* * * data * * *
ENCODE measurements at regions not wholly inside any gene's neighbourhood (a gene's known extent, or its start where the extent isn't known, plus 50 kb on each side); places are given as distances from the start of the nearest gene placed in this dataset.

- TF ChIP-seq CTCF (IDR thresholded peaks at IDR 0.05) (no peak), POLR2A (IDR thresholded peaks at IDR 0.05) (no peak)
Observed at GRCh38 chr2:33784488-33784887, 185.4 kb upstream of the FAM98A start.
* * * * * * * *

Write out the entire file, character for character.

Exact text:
ENCODE measurements at regions not wholly inside any gene's neighbourhood (a gene's known extent, or its start where the extent isn't known, plus 50 kb on each side); places are given as distances from the start of the nearest gene placed in this dataset.

- TF ChIP-seq CTCF (IDR thresholded peaks at IDR 0.05) (no peak), POLR2A (IDR thresholded peaks at IDR 0.05) (no peak)
Observed at GRCh38 chr2:33784488-33784887, 185.4 kb upstream of the FAM98A start.